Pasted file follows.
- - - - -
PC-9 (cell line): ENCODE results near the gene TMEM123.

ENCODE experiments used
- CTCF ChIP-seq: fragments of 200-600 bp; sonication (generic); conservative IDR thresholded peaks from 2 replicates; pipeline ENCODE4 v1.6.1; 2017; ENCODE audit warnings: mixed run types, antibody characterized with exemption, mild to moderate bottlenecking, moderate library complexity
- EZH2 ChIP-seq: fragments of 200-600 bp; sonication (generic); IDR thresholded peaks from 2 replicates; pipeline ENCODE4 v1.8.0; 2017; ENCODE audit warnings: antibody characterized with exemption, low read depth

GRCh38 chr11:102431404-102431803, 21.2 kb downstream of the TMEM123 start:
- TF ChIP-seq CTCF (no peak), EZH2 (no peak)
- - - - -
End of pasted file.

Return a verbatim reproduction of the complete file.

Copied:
PC-9 (cell line): ENCODE results near the gene TMEM123.

ENCODE experiments used
- CTCF ChIP-seq: fragments of 200-600 bp; sonication (generic); conservative IDR thresholded peaks from 2 replicates; pipeline ENCODE4 v1.6.1; 2017; ENCODE audit warnings: mixed run types, antibody characterized with exemption, mild to moderate bottlenecking, moderate library complexity
- EZH2 ChIP-seq: fragments of 200-600 bp; sonication (generic); IDR thresholded peaks from 2 replicates; pipeline ENCODE4 v1.8.0; 2017; ENCODE audit warnings: antibody characterized with exemption, low read depth

GRCh38 chr11:102431404-102431803, 21.2 kb downstream of the TMEM123 start:
- TF ChIP-seq CTCF (no peak), EZH2 (no peak)